Why? The Belkin is a nice piece of kit, but it doesn't have the features I need. The Netgear had most of the features, and was actually pretty okay. The Linksys doesn't have the features I need, but looking at the hacked firmware versions available it'll be soup and nuts to give it those features, and the price is right.

    Someone said that they may be hurting sales of their more expensive products which have the advanced features these hacks are adding. I don't believe that's true. People who need those features badly (from a business sense) will still buy the expensive kit; they need the support. Cheap-ass hobbyists like myself will buy the cheaper kit and hack it. So all they're doing is persuading me to buy their cheap kit over someone else's cheap kit, and sales are sales...

  • by DamnYankee (18417) on Wednesday February 04, 2004 @01:34PM (#8180842) Homepage
    Sveasoft is working on a mesh firmware for the Linksys WRT54G. We hope to have a preliminary release sometime in late March.
  • by epiphani (254981) <epiphaniNO@SPAMdal.net> on Wednesday February 04, 2004 @01:41PM (#8180897)
    And for the lazyass:

    This guy [wifi-box.net] has packaged firmware flashes that incorporate the most popular expansions. All I wanted was some basic SNMP, and it provided - along with some other handy features.

  • by dagnabit (89294) on Wednesday February 04, 2004 @02:02PM (#8181087) Homepage
    I have a friend who used to work at Cisco. After the Linksys acquisition, they put management barriers in place so that people from the Cisco side of the house would be blocked from "infiltrating" and/or influencing Linksys with anything Cisco-related.

    Cisco (at the time anyway) wanted to keep them "as is"... dunno if that's still the case or not.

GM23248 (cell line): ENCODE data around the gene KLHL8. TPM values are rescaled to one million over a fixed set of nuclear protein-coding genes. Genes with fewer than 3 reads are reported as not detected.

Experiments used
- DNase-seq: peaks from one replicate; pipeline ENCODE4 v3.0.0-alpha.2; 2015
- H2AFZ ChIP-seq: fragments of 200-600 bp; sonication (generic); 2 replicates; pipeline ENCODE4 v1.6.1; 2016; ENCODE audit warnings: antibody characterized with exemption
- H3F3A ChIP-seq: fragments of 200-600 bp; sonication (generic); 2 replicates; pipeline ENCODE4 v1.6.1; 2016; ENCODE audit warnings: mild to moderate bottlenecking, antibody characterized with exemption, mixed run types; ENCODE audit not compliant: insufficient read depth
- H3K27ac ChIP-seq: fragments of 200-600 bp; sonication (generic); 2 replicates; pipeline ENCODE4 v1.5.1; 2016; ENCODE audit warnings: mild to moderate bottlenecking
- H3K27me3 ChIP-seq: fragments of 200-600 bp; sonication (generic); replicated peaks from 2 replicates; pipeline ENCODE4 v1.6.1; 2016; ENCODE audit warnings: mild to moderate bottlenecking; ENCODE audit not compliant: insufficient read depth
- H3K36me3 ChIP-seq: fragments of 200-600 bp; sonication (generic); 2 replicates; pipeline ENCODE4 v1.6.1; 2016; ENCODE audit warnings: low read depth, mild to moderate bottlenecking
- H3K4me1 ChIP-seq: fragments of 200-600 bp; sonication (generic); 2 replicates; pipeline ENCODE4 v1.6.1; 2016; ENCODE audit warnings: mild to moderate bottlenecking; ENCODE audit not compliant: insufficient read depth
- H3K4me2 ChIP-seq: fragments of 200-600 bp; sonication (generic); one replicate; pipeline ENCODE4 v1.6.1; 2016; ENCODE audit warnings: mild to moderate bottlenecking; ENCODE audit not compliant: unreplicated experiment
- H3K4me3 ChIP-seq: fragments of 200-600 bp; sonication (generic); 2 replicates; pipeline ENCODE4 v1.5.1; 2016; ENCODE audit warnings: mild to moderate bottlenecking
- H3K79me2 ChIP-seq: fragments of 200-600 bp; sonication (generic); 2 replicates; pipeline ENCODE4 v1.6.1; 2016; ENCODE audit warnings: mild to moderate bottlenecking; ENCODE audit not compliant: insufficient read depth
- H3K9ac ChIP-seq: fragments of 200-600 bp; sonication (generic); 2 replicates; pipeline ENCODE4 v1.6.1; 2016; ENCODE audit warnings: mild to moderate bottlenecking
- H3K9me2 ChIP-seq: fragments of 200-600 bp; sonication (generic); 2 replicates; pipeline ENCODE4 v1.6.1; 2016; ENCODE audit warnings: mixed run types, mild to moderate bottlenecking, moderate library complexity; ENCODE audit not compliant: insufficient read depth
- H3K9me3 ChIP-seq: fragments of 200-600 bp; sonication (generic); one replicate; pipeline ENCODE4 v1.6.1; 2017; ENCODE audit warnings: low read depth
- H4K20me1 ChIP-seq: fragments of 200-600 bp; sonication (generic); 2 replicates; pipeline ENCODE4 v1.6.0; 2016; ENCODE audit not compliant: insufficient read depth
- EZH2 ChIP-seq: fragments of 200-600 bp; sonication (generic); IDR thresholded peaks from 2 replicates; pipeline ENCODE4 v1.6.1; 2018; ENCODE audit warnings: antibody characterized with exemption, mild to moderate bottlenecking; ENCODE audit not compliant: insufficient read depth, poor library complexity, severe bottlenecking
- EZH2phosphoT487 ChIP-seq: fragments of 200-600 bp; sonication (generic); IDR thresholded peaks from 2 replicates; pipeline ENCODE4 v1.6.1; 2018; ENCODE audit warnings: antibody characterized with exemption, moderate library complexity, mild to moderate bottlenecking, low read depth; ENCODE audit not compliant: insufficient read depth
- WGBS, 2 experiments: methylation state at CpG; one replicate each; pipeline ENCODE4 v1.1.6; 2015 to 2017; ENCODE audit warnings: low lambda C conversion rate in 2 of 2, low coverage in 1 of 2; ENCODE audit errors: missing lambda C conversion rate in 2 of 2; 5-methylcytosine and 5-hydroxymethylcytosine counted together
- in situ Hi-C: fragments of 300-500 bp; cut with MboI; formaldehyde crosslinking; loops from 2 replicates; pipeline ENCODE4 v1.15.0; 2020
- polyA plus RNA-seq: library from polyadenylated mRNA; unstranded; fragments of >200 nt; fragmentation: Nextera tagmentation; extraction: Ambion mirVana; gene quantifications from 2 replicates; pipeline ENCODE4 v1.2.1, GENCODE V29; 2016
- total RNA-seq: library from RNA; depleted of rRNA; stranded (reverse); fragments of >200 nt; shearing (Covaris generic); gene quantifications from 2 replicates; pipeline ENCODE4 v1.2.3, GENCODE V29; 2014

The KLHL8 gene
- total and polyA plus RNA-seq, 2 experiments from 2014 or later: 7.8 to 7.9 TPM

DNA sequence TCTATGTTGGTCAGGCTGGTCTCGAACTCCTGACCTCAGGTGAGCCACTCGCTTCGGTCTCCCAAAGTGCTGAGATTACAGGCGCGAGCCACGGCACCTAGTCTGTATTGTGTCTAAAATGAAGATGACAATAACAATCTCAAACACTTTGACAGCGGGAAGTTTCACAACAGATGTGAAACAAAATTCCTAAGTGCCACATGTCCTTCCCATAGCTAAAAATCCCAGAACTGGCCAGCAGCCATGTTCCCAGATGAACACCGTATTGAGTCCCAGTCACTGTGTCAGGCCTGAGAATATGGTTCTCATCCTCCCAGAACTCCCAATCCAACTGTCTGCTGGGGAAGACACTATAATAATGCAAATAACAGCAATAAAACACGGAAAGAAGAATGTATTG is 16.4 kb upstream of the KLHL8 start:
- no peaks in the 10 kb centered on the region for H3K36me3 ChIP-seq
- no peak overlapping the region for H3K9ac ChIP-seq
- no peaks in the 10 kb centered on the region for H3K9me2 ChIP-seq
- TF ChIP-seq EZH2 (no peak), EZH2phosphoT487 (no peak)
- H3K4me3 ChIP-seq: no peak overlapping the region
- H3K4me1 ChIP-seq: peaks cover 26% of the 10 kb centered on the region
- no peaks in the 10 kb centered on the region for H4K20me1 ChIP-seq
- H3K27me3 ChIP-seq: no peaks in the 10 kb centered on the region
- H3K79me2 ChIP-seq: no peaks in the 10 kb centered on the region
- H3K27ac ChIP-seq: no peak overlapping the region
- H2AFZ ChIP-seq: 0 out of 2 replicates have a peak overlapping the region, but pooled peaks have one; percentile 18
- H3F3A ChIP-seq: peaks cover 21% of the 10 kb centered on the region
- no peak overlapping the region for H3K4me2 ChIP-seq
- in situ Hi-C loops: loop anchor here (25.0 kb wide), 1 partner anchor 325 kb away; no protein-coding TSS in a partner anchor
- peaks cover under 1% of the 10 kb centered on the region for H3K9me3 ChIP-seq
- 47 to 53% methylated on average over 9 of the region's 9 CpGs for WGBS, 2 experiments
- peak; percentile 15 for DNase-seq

• Re:Wondershaper... (Score:5, Informative)

    by pacman on prozac (448607) on Wednesday February 04, 2004 @02:05PM (#8181120)
    Sets those ports to only use up 200k of my 256k upstream leaving me the rest for SSH etc.

    Not quite, you're shaping your entire uplink to 200kb and not using the extra at all. To quote the wondershaper source:
    # shape everything at $UPLINK speed - this prevents huge queues in your
    # DSL modem which destroy latency:
    # main class

    tc class add dev $DEV parent 1: classid 1:1 cbq rate ${UPLINK}kbit \
    allot 1500 prio 5 bounded isolated


    Thats the class all uploads are shaped through. If you read the script all the other traffic classes are set with parent 1:1 which is the classid of the above. With tc you have to run all traffic through the available classes otherwise it gets 0kb rather than any remaining bandwidth, I accidently broke a netcafe once by forgetting to put DNS traffic into any class. Wondershaper does actually assign all traffic to 3 classes within the above, each with differing priority.

    The ports you mention are given lower priority but within that class, so within that bandwidth set in $UPLINK.
  • by MbM (7065) on Wednesday February 04, 2004 @02:14PM (#8181195) Homepage
    I think somebody needs to organize a development community around this. Creating a good stable version of Linux that can be easily installed onto the router. Of course this would require some sort of installer program, that could fetch updates & upgrade the firmware more easily too.
    We're trying to address some of these issues with openwrt [sf.net]. Openwrt provides a minimal firmware image with support for add-on packages via a writable filesystem; essentially a linux distro. The idea is two fold, it allows developers to focus on specific pieces rather than an entire firmware and end users to free up precious resources and customize the firmware by adding or removing features.

    Mesh routing is on the list of things to do with some progress being made in that direction already.
  • Re:Wondershaper... (Score:3, Informative)

    by pacman on prozac (448607) on Wednesday February 04, 2004 @03:03PM (#8181637)